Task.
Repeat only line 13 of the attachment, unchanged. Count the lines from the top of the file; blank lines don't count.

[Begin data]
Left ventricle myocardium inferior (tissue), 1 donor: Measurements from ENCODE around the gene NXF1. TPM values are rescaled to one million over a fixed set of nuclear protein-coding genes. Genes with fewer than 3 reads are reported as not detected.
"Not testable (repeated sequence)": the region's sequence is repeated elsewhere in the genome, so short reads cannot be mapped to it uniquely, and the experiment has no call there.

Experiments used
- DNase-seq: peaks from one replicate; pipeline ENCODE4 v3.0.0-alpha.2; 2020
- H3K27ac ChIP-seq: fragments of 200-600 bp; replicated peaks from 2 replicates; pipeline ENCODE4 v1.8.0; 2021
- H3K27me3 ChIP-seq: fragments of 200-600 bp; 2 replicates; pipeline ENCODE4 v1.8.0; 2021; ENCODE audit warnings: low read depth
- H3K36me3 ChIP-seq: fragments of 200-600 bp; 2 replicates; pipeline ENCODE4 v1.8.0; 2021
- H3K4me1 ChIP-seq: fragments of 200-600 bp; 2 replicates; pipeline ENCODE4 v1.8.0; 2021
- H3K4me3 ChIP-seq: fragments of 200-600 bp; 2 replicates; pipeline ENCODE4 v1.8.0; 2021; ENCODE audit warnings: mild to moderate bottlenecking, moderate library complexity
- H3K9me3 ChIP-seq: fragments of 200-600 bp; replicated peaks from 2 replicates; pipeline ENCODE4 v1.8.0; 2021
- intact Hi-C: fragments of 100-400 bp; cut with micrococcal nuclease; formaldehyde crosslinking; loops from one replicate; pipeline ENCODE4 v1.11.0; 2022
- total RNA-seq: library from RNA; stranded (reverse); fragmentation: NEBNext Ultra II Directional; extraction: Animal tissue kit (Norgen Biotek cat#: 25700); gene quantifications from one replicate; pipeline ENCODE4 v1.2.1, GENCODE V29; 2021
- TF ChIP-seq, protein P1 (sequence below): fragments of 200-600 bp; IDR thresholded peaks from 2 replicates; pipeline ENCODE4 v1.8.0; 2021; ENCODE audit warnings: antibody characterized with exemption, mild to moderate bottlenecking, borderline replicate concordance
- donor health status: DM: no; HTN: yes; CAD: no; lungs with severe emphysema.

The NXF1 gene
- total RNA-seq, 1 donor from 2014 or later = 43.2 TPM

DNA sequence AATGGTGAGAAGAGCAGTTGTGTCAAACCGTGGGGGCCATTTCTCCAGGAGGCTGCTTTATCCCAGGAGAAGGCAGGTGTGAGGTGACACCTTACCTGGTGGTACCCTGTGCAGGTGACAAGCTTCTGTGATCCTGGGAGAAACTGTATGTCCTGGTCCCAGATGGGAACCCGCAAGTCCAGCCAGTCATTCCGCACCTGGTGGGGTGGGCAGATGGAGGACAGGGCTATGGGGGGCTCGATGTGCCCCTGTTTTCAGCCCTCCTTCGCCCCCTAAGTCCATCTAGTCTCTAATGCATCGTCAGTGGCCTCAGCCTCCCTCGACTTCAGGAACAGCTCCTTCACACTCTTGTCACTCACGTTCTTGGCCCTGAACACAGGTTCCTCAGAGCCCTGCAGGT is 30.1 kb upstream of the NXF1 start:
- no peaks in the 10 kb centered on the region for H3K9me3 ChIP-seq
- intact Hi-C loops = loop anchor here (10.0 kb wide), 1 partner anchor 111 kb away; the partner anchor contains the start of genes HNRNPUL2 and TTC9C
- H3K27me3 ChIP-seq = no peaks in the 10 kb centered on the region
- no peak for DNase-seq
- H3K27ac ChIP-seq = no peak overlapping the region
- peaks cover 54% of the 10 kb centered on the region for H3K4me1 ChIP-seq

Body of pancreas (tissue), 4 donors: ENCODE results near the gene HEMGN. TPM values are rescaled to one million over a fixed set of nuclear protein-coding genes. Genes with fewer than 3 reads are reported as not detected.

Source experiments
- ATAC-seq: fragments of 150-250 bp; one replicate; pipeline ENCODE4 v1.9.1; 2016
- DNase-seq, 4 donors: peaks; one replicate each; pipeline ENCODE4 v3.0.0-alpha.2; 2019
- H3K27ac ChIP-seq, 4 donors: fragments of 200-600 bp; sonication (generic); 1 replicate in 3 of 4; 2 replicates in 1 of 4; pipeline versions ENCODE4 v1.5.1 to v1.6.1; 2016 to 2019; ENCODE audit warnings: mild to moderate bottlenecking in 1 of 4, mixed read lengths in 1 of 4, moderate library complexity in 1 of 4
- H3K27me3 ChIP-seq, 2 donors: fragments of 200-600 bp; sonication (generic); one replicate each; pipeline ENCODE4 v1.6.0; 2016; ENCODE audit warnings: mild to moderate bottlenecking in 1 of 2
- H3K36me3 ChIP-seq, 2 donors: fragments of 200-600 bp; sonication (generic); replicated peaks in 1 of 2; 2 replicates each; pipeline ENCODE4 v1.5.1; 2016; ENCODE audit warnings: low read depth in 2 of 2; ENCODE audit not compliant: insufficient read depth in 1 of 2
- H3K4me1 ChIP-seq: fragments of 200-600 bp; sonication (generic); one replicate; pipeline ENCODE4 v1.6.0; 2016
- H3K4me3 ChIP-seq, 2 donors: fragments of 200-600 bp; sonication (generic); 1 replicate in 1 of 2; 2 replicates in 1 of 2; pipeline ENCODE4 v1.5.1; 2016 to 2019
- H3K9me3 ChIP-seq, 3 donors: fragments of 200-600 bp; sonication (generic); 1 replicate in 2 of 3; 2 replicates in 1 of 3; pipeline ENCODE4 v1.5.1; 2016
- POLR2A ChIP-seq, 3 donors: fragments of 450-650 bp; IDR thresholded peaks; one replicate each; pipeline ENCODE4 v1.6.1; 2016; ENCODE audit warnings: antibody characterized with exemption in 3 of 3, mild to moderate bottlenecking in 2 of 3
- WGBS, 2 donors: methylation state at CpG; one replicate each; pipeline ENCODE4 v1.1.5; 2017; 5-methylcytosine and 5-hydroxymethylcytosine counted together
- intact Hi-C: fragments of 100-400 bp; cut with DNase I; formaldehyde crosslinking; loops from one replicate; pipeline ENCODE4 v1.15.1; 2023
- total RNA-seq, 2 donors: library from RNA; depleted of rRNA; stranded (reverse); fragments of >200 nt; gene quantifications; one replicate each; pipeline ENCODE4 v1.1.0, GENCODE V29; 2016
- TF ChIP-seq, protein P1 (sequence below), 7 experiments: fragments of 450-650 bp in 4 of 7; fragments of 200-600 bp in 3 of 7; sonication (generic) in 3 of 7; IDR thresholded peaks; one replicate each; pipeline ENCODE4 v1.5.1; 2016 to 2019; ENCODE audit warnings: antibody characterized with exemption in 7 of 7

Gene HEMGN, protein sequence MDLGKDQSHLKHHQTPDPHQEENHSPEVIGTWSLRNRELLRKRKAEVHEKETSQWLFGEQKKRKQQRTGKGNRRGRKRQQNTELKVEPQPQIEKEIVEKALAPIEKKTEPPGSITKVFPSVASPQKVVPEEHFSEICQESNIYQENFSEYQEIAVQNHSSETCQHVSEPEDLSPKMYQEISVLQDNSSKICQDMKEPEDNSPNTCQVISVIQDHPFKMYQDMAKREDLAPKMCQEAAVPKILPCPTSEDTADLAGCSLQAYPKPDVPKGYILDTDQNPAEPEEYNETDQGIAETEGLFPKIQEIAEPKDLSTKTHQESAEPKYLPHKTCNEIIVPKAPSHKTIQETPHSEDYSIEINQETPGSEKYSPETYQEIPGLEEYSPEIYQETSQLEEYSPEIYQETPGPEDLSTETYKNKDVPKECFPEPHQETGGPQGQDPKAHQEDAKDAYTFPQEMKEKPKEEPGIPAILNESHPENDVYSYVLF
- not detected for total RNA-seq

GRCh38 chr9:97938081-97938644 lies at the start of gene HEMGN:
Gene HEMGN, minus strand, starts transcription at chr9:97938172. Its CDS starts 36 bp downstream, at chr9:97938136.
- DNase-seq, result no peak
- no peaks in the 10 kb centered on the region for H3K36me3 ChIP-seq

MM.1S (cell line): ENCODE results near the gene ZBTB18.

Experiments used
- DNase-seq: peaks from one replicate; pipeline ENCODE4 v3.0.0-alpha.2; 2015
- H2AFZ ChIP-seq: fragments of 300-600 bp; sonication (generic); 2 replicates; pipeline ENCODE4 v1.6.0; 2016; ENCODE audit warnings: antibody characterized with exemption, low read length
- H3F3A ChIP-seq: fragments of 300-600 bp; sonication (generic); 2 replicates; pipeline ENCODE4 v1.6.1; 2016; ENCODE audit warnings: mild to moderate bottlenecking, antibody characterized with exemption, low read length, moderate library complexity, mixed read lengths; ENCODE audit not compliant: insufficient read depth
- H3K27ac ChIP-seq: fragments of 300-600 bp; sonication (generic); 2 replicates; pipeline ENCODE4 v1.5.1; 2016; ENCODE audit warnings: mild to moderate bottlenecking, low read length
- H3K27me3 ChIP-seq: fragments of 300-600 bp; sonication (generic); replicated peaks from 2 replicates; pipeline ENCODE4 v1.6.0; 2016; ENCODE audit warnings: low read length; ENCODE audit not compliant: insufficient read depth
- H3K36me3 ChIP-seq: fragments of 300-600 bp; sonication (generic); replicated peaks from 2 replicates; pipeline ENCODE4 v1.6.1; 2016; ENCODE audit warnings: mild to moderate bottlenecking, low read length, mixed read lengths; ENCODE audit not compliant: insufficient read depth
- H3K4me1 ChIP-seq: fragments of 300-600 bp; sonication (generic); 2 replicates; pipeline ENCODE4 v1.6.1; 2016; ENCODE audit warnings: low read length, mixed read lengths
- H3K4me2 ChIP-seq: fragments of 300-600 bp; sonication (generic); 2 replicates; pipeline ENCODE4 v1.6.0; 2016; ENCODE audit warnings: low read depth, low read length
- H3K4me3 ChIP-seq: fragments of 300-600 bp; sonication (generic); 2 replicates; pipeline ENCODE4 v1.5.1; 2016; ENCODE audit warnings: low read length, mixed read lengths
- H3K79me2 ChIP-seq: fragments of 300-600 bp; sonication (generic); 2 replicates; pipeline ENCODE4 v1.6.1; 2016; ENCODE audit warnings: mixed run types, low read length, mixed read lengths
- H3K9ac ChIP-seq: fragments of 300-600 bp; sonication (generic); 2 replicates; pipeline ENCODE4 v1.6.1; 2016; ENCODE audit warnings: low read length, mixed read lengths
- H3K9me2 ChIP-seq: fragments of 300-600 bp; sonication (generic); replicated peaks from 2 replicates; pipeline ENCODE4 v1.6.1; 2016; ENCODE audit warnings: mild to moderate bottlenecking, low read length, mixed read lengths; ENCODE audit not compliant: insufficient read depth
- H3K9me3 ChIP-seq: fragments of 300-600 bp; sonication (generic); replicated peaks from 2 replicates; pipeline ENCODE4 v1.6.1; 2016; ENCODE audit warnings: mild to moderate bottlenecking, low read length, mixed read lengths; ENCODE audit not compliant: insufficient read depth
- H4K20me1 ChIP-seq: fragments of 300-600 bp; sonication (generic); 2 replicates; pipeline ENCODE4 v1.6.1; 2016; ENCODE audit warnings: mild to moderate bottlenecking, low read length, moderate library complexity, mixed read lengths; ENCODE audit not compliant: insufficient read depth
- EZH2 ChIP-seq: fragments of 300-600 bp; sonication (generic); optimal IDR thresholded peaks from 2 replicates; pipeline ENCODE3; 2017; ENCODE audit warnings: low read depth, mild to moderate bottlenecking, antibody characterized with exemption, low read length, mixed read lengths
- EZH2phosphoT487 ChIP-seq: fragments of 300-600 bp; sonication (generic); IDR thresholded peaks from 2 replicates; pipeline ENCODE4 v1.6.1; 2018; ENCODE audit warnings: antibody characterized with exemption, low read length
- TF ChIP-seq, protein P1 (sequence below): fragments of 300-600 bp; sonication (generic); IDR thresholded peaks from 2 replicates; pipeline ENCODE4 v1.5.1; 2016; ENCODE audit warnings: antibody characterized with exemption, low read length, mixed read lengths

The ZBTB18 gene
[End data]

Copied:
- TF ChIP-seq, protein P1 (sequence below): fragments of 200-600 bp; IDR thresholded peaks from 2 replicates; pipeline ENCODE4 v1.8.0; 2021; ENCODE audit warnings: antibody characterized with exemption, mild to moderate bottlenecking, borderline replicate concordance